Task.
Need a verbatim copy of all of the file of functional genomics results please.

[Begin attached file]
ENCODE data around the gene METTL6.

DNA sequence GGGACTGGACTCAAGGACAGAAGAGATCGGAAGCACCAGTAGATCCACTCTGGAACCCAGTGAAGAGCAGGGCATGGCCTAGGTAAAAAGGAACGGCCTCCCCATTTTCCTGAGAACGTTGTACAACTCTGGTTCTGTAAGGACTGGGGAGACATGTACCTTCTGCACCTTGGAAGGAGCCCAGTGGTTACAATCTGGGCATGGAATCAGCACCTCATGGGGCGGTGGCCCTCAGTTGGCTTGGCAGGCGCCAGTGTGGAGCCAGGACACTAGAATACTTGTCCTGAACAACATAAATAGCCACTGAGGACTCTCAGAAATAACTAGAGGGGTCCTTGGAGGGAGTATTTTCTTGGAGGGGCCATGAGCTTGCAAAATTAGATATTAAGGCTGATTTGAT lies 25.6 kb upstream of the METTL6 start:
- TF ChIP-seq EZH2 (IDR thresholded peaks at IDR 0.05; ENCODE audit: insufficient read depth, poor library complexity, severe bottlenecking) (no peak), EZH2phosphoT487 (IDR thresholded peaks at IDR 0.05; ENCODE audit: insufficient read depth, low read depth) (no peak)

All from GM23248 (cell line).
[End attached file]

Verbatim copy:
ENCODE data around the gene METTL6.

DNA sequence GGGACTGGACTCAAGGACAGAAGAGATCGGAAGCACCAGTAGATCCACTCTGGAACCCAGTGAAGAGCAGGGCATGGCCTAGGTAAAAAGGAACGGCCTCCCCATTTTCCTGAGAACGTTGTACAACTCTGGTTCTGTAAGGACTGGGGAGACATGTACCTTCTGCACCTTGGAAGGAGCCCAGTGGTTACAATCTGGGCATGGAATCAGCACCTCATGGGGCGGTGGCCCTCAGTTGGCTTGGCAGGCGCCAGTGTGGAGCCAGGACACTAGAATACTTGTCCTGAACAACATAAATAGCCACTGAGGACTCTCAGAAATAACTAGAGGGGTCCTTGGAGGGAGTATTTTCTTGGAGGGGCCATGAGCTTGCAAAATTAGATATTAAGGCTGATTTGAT lies 25.6 kb upstream of the METTL6 start:
- TF ChIP-seq EZH2 (IDR thresholded peaks at IDR 0.05; ENCODE audit: insufficient read depth, poor library complexity, severe bottlenecking) (no peak), EZH2phosphoT487 (IDR thresholded peaks at IDR 0.05; ENCODE audit: insufficient read depth, low read depth) (no peak)

All from GM23248 (cell line).